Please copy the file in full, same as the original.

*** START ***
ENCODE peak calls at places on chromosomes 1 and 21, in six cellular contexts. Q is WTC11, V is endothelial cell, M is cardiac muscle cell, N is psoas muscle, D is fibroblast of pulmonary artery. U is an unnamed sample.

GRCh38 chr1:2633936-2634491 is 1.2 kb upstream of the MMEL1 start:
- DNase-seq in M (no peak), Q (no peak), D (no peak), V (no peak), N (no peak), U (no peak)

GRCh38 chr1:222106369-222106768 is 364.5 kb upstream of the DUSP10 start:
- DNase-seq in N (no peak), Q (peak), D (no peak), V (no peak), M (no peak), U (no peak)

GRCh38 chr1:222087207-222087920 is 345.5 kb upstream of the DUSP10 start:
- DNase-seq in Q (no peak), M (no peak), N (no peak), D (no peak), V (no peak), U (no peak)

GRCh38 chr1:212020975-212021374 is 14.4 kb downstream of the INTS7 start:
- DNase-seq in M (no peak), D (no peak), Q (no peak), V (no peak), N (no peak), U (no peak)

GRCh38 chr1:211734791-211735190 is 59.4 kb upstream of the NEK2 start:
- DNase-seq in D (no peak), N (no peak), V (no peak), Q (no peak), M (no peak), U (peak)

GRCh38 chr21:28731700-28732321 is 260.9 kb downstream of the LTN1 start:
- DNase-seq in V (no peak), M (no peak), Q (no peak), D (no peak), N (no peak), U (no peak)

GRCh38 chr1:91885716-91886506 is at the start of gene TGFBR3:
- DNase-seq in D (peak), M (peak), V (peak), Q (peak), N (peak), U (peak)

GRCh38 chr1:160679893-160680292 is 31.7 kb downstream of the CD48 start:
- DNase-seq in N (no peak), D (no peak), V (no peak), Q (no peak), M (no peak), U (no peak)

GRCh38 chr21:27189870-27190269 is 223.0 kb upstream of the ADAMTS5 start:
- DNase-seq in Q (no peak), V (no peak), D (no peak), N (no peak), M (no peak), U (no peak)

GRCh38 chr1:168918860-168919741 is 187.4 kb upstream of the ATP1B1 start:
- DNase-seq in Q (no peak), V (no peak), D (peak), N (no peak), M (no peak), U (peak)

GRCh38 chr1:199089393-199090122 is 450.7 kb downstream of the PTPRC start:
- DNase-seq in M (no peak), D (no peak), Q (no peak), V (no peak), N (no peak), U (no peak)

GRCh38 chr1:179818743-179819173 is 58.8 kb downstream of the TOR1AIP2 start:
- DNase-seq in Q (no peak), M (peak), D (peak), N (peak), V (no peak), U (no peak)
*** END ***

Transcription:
ENCODE peak calls at places on chromosomes 1 and 21, in six cellular contexts. Q is WTC11, V is endothelial cell, M is cardiac muscle cell, N is psoas muscle, D is fibroblast of pulmonary artery. U is an unnamed sample.

GRCh38 chr1:2633936-2634491 is 1.2 kb upstream of the MMEL1 start:
- DNase-seq in M (no peak), Q (no peak), D (no peak), V (no peak), N (no peak), U (no peak)

GRCh38 chr1:222106369-222106768 is 364.5 kb upstream of the DUSP10 start:
- DNase-seq in N (no peak), Q (peak), D (no peak), V (no peak), M (no peak), U (no peak)

GRCh38 chr1:222087207-222087920 is 345.5 kb upstream of the DUSP10 start:
- DNase-seq in Q (no peak), M (no peak), N (no peak), D (no peak), V (no peak), U (no peak)

GRCh38 chr1:212020975-212021374 is 14.4 kb downstream of the INTS7 start:
- DNase-seq in M (no peak), D (no peak), Q (no peak), V (no peak), N (no peak), U (no peak)

GRCh38 chr1:211734791-211735190 is 59.4 kb upstream of the NEK2 start:
- DNase-seq in D (no peak), N (no peak), V (no peak), Q (no peak), M (no peak), U (peak)

GRCh38 chr21:28731700-28732321 is 260.9 kb downstream of the LTN1 start:
- DNase-seq in V (no peak), M (no peak), Q (no peak), D (no peak), N (no peak), U (no peak)

GRCh38 chr1:91885716-91886506 is at the start of gene TGFBR3:
- DNase-seq in D (peak), M (peak), V (peak), Q (peak), N (peak), U (peak)

GRCh38 chr1:160679893-160680292 is 31.7 kb downstream of the CD48 start:
- DNase-seq in N (no peak), D (no peak), V (no peak), Q (no peak), M (no peak), U (no peak)

GRCh38 chr21:27189870-27190269 is 223.0 kb upstream of the ADAMTS5 start:
- DNase-seq in Q (no peak), V (no peak), D (no peak), N (no peak), M (no peak), U (no peak)

GRCh38 chr1:168918860-168919741 is 187.4 kb upstream of the ATP1B1 start:
- DNase-seq in Q (no peak), V (no peak), D (peak), N (no peak), M (no peak), U (peak)

GRCh38 chr1:199089393-199090122 is 450.7 kb downstream of the PTPRC start:
- DNase-seq in M (no peak), D (no peak), Q (no peak), V (no peak), N (no peak), U (no peak)

GRCh38 chr1:179818743-179819173 is 58.8 kb downstream of the TOR1AIP2 start:
- DNase-seq in Q (no peak), M (peak), D (peak), N (peak), V (no peak), U (no peak)